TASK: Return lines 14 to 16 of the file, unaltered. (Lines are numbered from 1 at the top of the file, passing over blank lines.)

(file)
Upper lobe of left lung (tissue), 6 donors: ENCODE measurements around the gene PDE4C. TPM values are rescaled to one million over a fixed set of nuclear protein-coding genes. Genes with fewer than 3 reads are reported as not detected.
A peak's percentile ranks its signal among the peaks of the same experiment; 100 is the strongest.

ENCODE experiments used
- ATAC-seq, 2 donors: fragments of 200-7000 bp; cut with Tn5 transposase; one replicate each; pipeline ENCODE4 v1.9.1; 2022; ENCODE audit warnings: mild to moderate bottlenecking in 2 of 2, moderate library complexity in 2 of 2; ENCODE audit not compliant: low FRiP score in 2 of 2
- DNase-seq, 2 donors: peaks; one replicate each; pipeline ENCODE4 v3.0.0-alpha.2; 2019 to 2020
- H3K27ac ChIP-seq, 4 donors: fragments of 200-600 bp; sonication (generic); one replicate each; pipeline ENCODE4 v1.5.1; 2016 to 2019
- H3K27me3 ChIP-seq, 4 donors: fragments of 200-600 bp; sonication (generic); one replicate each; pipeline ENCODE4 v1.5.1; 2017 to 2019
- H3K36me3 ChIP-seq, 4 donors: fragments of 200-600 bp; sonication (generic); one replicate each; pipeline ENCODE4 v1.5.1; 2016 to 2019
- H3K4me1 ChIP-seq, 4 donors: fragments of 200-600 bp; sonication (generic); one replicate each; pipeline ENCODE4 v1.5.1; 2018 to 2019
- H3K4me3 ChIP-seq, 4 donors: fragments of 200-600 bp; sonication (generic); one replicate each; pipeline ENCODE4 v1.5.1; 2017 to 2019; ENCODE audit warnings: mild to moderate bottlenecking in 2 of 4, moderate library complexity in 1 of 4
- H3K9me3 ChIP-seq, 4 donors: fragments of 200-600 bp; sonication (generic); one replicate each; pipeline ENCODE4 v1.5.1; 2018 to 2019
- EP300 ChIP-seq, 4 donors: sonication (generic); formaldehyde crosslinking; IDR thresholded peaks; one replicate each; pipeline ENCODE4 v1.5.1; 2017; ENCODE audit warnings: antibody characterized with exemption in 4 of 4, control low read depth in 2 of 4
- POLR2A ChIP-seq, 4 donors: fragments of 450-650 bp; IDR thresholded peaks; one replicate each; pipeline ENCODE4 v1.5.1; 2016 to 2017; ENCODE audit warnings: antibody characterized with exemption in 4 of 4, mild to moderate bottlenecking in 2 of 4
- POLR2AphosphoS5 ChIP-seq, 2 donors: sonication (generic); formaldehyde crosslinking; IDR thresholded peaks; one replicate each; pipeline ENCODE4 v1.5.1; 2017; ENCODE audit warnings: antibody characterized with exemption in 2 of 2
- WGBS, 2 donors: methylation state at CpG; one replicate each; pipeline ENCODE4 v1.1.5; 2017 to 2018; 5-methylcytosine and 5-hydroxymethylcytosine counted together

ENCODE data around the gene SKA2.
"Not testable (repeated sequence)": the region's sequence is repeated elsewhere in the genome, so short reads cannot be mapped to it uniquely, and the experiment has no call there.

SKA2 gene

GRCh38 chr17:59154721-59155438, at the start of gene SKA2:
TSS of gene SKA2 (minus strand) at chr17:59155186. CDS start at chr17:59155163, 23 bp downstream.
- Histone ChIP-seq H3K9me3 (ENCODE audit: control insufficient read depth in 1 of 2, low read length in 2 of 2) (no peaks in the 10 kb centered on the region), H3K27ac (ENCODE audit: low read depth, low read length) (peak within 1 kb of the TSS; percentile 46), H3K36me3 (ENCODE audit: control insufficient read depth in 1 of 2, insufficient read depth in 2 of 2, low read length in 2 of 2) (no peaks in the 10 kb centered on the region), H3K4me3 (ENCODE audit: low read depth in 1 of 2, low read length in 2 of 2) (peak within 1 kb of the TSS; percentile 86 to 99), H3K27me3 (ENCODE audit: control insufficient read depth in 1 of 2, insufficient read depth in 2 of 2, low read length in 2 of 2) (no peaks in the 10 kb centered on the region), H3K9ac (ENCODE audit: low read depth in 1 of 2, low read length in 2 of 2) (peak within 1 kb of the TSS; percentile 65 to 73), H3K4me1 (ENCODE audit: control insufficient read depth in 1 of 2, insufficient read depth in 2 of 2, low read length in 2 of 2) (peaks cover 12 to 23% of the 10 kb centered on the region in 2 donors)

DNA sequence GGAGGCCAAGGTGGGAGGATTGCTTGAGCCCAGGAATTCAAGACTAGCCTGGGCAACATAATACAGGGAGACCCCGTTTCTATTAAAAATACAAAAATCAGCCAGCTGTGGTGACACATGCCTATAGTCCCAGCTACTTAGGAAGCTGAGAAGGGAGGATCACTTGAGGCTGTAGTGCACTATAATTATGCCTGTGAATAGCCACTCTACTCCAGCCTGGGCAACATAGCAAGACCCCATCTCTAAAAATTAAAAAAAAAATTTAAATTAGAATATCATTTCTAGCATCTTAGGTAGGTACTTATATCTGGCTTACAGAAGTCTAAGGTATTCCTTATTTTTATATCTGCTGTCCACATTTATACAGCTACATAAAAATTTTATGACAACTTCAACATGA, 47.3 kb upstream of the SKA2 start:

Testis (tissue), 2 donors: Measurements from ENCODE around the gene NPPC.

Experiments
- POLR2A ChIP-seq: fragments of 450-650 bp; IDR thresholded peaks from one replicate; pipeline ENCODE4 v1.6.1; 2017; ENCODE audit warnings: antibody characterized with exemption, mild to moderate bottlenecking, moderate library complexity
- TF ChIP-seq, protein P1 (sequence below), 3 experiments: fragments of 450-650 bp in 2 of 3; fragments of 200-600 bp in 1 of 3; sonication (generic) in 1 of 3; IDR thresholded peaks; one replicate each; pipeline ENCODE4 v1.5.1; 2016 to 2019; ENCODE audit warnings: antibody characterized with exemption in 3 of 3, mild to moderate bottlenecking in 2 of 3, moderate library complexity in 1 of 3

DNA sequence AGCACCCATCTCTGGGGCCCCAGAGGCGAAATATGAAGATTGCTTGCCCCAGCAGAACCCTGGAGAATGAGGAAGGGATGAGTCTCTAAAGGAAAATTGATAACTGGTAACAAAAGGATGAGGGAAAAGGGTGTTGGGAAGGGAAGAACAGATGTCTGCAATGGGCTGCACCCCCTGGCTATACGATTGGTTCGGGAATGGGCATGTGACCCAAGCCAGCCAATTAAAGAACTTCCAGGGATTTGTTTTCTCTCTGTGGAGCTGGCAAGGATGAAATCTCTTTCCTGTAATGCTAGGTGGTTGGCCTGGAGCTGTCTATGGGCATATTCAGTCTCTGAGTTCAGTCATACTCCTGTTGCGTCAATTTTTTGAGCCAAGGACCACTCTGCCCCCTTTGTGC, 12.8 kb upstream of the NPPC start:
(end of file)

- POLR2AphosphoS5 ChIP-seq, 2 donors: sonication (generic); formaldehyde crosslinking; IDR thresholded peaks; one replicate each; pipeline ENCODE4 v1.5.1; 2017; ENCODE audit warnings: antibody characterized with exemption in 2 of 2
- WGBS, 2 donors: methylation state at CpG; one replicate each; pipeline ENCODE4 v1.1.5; 2017 to 2018; 5-methylcytosine and 5-hydroxymethylcytosine counted together

ENCODE data around the gene SKA2.